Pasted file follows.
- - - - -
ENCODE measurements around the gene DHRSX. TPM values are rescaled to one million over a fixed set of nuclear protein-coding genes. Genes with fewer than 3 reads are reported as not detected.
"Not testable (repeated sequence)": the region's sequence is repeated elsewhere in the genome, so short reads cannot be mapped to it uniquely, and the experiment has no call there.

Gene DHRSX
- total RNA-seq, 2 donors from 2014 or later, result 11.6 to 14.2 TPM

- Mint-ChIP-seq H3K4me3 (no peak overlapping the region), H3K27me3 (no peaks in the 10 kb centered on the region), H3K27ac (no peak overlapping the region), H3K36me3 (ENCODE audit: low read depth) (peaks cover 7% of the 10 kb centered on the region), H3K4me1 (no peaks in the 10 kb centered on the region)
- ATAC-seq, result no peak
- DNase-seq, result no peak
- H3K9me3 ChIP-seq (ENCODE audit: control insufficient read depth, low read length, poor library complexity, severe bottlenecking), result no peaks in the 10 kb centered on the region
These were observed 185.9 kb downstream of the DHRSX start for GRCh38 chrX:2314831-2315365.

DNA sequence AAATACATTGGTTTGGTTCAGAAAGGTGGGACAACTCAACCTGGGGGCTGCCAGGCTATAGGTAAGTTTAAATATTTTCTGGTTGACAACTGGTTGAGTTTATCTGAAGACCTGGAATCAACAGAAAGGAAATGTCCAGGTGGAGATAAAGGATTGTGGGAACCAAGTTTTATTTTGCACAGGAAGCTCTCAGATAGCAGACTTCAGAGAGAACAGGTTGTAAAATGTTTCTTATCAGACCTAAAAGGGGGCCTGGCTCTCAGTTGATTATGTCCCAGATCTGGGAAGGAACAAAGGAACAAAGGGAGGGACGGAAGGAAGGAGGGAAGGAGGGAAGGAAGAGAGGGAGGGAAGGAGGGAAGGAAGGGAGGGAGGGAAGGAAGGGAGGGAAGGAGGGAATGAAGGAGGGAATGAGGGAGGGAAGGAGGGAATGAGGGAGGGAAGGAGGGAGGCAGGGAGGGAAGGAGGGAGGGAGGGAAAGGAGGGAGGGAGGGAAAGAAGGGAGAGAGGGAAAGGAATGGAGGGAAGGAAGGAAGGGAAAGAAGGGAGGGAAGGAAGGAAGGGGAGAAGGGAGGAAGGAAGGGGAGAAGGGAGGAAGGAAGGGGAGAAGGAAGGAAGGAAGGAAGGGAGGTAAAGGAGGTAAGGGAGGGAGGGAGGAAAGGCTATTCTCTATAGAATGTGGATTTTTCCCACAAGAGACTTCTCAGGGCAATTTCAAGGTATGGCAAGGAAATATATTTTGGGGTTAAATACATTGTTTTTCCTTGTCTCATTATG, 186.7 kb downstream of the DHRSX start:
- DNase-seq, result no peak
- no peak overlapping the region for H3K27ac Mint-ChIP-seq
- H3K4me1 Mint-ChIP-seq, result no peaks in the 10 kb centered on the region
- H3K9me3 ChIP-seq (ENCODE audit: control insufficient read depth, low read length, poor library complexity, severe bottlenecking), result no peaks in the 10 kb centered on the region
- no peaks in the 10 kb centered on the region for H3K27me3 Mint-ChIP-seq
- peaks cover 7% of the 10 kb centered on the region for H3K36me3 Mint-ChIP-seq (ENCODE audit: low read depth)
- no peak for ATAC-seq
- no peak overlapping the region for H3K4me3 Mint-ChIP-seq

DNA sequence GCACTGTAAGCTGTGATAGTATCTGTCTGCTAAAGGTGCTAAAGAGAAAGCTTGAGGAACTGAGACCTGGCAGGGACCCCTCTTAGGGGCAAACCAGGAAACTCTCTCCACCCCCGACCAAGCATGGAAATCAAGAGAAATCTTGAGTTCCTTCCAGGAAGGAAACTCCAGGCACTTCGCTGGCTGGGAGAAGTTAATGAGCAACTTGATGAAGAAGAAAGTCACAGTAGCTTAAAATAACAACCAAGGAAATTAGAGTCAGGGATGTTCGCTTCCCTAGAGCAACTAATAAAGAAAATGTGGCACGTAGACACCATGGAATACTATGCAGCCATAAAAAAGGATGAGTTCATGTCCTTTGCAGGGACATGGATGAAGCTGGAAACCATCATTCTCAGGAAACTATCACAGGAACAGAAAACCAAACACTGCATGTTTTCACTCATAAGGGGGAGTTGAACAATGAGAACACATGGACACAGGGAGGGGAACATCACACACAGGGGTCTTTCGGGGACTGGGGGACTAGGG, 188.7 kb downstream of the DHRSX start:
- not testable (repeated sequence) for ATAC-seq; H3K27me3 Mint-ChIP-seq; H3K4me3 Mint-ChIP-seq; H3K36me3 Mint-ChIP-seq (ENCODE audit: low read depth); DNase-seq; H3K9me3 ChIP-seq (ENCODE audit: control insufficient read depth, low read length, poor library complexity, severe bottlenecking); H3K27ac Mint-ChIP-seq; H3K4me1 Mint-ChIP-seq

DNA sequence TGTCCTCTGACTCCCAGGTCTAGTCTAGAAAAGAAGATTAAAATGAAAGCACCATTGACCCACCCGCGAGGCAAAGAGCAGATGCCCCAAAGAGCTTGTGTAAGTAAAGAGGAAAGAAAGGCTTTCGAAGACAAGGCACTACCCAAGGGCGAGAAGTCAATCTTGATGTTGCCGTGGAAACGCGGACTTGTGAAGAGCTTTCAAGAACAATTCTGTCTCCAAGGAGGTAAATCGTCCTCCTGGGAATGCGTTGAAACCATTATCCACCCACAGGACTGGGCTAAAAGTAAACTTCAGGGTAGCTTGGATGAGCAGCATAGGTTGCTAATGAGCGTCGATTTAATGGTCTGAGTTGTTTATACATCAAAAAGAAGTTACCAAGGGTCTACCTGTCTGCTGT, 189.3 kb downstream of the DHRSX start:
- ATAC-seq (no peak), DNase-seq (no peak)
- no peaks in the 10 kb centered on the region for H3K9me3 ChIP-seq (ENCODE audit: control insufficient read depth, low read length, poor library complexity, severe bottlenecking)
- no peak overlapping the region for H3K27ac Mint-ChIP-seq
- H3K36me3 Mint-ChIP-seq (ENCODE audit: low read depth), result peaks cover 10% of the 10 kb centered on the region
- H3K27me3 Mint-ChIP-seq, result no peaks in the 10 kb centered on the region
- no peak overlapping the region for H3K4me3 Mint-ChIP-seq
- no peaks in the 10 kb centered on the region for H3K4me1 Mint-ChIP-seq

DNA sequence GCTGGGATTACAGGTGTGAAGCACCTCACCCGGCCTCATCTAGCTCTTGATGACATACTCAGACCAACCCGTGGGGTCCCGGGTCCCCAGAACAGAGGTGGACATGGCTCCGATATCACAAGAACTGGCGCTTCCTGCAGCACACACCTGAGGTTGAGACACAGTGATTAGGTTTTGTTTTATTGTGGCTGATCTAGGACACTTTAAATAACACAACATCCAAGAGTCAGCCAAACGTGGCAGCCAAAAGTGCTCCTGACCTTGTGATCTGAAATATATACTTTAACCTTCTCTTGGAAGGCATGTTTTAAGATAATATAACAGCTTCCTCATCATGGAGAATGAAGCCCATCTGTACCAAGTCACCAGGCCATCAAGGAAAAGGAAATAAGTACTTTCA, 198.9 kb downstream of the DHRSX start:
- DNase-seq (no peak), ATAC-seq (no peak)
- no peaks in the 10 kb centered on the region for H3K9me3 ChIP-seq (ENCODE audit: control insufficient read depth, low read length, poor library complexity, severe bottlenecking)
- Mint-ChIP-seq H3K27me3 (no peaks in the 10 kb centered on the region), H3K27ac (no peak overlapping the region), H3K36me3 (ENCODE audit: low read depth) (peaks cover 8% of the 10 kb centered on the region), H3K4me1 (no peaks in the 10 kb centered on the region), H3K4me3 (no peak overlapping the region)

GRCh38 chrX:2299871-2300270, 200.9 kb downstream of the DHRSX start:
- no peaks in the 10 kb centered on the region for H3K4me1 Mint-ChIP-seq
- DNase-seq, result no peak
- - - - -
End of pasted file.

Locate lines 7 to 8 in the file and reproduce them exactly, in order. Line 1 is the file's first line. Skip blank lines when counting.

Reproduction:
- DNase-seq, result no peak
- H3K9me3 ChIP-seq (ENCODE audit: control insufficient read depth, low read length, poor library complexity, severe bottlenecking), result no peaks in the 10 kb centered on the region